I know it’s not PC to speak so bluntly about the ramifications of our beliefs, but in our discussions with Theists we sometimes tip toe around what we really know to be factual. Maybe it’s time we Atheists were a little more truthful and let the chips fall where they may. At least that’s what my genes are telling me to say.”
Several readers questioned whether John really was an atheist or just a theist posing as an atheist, so Wallace clarified:
Since posting this comment, I’ve been able to peek at John’s life in a very limited way, and I’ve had a brief interaction with him. He appears to be a creative, responsible, loving husband and father....When John first posted his comment many of the other atheists who post at CrossExamined were infuriated. Some denied John’s identity as a skeptic and accused him of being a disguised Christian. But in my interaction with John, he told me he was weary of hearing fellow atheists mock their opponents for hypocrisy and ignorance, while pretending they had a definitive answer to the great questions of life. He simply wanted his fellow atheists to be consistent. As it turns out, theism provides the consistent moral foundation missing from John’s atheistic worldview.
"John" is, of course, correct. Given atheism there's nothing morally wrong with doing any of the things he mentions because on atheism there are no objective moral duties, nor can there be. This outrages some atheists who think such a claim is tantamount to accusing atheists of being wicked or immoral, but this misses the point. A person can be kind and generous, and presumably many atheists are, but the point is that there's nothing in atheism that would make cruelty and selfishness wrong. On atheism no one has an objective duty or obligation to be kind rather than cruel. As "John" suggests above, the only constraint on anyone's desires is what that person can get away with. "John" is saying that a man who has the power to act with impunity is not violating any moral law by torturing children or shooting up a movie theater. For the man without God, might makes right.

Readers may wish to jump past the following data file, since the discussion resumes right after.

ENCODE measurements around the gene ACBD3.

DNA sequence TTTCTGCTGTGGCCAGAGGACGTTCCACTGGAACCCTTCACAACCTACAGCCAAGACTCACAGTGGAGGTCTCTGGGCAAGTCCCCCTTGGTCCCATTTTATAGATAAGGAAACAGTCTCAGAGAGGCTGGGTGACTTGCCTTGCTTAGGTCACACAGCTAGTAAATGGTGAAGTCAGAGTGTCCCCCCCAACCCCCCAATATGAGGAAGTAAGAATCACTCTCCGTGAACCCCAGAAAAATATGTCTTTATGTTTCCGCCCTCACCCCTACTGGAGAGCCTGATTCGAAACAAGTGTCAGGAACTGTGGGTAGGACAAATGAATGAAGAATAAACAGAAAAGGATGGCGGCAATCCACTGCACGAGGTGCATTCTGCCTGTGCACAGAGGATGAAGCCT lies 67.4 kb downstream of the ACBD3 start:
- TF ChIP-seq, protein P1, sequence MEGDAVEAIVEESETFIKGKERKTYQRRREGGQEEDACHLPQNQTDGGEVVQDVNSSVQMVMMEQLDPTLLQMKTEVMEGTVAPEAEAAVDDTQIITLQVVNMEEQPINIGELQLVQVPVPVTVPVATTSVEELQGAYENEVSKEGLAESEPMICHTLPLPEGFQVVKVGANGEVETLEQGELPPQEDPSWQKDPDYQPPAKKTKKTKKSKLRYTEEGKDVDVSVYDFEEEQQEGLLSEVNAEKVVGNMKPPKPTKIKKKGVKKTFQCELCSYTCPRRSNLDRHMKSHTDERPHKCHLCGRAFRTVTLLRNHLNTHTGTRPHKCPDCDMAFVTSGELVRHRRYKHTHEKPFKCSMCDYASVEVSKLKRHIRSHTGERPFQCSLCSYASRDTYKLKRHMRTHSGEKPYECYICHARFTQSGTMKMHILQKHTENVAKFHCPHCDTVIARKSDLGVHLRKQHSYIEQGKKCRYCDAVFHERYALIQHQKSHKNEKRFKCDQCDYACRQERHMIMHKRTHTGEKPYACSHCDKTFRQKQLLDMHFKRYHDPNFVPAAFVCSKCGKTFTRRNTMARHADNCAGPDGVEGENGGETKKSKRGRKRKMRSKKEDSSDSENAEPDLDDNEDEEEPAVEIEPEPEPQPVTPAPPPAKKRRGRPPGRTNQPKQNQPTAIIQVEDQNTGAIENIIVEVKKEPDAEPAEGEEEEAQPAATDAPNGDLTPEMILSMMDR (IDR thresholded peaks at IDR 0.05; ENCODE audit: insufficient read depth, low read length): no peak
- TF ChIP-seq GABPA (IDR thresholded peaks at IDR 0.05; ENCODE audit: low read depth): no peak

The famous French writer Voltaire expressed it this way. He said, "I want my lawyer, my tailor, my servants and even my wife to believe in God, because it means I shall be cheated, robbed, and cuckolded less often."

This is the theme I try to amplify in my novel In the Absence of God and also in my forthcoming novel Bridging the Abyss (about which more in a couple of weeks). Some have asked, essentially, so what? What's my point? The point is that very few people can live with the logical implications of atheism. They want to live as if the Christian worldview were correct while rejecting the Foundation for that worldview. To be consistent an atheist must either be a complete nihilist or, like "John," one must live by one's own predilections, recognizing that it's a purely subjective choice and that it's no better or worse, morally speaking, than any other choice. Moreover, one must forfeit the "right" to make any moral judgments of anyone else's behavior regardless how cruel or revolting it may be. Moral judgments imply an objective moral standard and atheism rules that out. The atheist who makes moral judgments of others, who condemns child abuse, racism, exploitation of the environment, or opposition to gay marriage, is living as if God exists while denying that he does.